Stourport to Upton On Severn
20th August 2012
22.5 miles - 9 locks - 6.5 hours
We awoke to a steady drumming on the roof - strange as there was no rain forecast, but that's the British weather for you.
Conway Castle trip boat at Upton on Severn
It eased of at 8.30am so we set off, only for the wetometer to crank itself up to deluge status and we made a soggy entrance into Stourport, a town struggling to rouse itself after a weekend of revelry. The populace were very much like the water tap in the basin, a bit slow but got there in the end with the shops opening for business at a time somewhere near those published in their windows. I went in search of an i-pod adaptor and a jam funnel and much to my amazement was successful on both counts.
It was about now that I discovered a snag with my mid season oil change plan. The new oil was fine, but I had put the old filter in two poly bags which had both had leaked in the foredeck producing a mini Torrey Canyon of heavy black oil which was dribbling slowly out of the drains, leaving a swilling kaleidoscope of shimmering colour in our wake. Not quite the eco friendly disposal I had in mind!
A log pile to die for!
Then there was the mini boat jam as we attempted to descend through the narrow staircase locks into the Severn below. We were all hanging on to whatever we could reach with seemingly little action below. I eventually made some enquiries and was advised that a boat was rising who insisted that he HAD to have a clear run through all four locks before he could start. Clearly this is nonsense but by that time he was just about through so his whim was pandered to.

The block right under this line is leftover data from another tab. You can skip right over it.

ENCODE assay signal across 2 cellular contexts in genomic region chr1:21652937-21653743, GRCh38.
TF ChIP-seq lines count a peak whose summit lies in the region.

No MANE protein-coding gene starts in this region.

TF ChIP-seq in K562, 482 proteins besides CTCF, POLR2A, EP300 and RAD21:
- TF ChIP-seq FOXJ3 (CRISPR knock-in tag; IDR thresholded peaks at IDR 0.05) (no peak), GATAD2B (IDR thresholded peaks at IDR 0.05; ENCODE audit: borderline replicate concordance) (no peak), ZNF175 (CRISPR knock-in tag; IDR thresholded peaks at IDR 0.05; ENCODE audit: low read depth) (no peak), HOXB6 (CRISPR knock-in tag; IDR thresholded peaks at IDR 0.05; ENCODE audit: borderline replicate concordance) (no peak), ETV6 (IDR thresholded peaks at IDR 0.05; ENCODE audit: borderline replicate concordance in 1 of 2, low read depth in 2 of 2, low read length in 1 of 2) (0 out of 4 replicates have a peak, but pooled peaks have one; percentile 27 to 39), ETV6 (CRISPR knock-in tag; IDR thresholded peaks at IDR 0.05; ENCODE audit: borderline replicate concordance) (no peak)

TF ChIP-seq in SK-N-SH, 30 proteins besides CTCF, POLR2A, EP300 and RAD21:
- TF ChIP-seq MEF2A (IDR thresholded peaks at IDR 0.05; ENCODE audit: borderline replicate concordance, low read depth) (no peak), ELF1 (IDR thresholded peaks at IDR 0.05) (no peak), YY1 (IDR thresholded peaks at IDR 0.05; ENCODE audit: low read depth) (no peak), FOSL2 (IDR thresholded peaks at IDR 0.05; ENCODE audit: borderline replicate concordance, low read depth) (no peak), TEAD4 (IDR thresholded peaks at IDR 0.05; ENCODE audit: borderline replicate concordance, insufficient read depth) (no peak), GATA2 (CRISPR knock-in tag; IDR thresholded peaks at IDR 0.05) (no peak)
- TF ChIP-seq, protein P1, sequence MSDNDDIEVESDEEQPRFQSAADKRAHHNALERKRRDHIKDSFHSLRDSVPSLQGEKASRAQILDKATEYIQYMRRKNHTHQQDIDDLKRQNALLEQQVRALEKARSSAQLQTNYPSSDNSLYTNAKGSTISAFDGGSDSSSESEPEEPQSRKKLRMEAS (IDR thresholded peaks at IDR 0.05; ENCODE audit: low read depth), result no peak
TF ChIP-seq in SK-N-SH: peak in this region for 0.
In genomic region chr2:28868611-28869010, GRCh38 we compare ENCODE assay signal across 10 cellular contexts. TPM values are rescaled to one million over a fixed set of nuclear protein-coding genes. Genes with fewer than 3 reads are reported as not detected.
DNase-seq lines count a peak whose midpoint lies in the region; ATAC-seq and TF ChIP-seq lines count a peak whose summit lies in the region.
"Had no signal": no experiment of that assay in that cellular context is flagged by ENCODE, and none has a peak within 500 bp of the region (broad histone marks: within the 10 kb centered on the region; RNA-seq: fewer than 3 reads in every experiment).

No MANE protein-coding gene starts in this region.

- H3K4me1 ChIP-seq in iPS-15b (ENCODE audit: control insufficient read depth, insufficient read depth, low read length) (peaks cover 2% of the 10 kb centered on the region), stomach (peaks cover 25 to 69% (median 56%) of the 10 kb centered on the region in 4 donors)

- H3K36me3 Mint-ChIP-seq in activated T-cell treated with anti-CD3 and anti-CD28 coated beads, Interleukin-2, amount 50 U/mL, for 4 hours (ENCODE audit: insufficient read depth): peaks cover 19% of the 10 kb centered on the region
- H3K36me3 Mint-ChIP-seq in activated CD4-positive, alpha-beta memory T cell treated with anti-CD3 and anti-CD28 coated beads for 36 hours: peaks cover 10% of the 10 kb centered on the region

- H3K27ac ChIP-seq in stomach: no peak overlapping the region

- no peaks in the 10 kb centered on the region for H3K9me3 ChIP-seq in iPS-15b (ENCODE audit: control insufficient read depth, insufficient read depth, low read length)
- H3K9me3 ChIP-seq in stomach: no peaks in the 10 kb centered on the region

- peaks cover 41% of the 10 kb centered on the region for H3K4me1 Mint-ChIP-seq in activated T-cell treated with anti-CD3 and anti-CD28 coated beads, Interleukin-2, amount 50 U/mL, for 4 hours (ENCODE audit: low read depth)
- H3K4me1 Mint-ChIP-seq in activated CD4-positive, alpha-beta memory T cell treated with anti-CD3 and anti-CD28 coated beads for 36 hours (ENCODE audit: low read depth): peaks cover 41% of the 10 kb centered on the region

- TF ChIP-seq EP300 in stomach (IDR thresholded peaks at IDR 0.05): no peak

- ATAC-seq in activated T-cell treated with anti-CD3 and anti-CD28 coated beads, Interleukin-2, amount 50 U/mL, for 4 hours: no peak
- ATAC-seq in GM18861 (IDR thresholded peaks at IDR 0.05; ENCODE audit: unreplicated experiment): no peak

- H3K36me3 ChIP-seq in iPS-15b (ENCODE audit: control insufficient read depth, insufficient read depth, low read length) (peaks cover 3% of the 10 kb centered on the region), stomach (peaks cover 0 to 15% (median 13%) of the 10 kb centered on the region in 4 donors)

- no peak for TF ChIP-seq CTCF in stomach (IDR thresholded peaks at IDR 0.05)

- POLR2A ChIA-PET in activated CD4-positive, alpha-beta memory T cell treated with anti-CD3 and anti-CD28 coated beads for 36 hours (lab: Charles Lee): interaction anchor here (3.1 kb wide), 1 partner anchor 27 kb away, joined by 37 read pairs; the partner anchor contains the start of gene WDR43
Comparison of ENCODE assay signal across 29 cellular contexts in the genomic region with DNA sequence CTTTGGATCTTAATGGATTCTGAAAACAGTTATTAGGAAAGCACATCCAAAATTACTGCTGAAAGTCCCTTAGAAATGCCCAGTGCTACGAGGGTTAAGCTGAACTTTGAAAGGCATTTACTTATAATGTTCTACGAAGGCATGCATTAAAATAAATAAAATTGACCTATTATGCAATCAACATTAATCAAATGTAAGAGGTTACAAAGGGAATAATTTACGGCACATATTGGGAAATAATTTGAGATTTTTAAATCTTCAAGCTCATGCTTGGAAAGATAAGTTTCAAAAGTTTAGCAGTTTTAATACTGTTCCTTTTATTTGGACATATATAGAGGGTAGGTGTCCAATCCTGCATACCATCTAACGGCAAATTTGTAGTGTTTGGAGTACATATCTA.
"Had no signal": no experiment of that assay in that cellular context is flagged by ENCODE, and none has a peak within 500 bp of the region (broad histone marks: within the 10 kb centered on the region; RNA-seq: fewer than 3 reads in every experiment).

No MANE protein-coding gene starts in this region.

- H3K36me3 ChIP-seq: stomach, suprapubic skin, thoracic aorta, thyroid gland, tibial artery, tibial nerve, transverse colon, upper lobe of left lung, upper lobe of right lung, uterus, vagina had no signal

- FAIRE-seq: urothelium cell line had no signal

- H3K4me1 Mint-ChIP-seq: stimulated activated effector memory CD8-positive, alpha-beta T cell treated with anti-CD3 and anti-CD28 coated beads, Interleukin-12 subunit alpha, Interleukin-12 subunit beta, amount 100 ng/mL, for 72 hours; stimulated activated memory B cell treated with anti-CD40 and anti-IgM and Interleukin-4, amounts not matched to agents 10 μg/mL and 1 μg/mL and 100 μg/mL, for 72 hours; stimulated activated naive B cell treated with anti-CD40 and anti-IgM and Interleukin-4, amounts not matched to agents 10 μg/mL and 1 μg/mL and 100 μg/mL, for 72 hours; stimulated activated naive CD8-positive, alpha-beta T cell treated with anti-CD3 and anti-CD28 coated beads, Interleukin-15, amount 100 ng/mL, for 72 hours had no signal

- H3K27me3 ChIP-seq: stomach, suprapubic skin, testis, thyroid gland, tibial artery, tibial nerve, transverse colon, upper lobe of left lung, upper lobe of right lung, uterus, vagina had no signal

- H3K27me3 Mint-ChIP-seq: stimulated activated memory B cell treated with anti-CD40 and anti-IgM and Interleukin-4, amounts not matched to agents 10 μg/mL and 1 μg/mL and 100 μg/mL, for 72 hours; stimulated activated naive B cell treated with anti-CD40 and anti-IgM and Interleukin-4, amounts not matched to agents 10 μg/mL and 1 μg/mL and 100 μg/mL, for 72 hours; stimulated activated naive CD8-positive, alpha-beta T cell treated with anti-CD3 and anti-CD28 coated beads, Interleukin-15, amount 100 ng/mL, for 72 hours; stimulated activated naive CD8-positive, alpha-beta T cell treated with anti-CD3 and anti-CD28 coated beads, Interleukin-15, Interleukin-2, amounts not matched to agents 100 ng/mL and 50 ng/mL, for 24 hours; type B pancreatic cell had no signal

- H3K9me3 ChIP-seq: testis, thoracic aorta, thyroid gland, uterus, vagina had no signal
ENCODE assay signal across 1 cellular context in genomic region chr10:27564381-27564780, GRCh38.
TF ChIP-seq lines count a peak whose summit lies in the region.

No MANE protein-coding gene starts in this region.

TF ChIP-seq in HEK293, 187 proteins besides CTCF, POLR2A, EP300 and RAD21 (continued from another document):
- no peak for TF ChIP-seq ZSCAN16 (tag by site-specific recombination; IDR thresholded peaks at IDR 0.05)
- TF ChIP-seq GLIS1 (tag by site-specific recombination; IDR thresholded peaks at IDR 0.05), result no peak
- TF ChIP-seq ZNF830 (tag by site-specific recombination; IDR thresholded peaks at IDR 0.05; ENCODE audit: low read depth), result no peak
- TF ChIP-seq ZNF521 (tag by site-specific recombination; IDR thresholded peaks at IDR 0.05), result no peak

Low Tec CCTV system on the Severn
Notwithstanding the delays, we were out onto the river at 12.00 noon and by now the weather was clear and warm, as forecast. After weeks of floods the river was comfortably in the green but retained a good flow of fresh. We zipped down the river, quickly ticking off the locks as we went: Lincombe and Holt before passing the entrance to the Droitwich Barge Canal which we last entered in May.
Robert with his veteran K1
Then it was Bevere Lock where I acquired the company of Robert, a fellow traveller but one who knows these waters far better than me and who accompanied me all the way to Worcester. Robert is a lifelong canoeist, founding the Worcester Sea Scouts and the Worcester Canoe Club whose impressive club house borders the racecourse. He is now 78 and is paddling a very unusual 1960's K1 made out of ply - and a veritable object of beauty it is too. I asked him how long he had had it and learned that he bought it for himself as a 77th birthday present. It was a state of the art racing boat made in Holland and would have been of Olympic class in its time. As for Robert, he has canoed at national level in a number of canoe disciplines over the years and just two years ago completed the Droitwich mini ring in under four hours. Not bad for a man approaching 80!
Boating at Worcester
Then a moment of panic, Belle tells me that we are meeting friends at Saul Junction at 2.00pm tomorrow - but I was working to the same time a day later. Suddenly it was imperative that we clear Diglis Lock and press on down as far as we can tonight. However, a quick text revealed that Belle had the day wrong and there was time for an overnight stop at Upton after all. Phew!
Floral disguise for the Upton flood defences
Upton is a great little place, one of the few towns which borders the river but the moorings are always over subscribed. The alternative is a night in the Marina but even with all their facilities their £25 a night charge is ridiculous. The upper pontoon was occupied on both sides but the outer boat was single moored so we asked if we could moor alongside. Not too keen initially as they has a nervous dog, but then they relented and were warm and engaging, helping us tie up in a swift current.
Upton's unusual landmark tower
We had a pub meal on the waterfront watching a beautiful sunset with the Blues Festival area being assembled on the field opposite. I always enjoy my stops in Upton.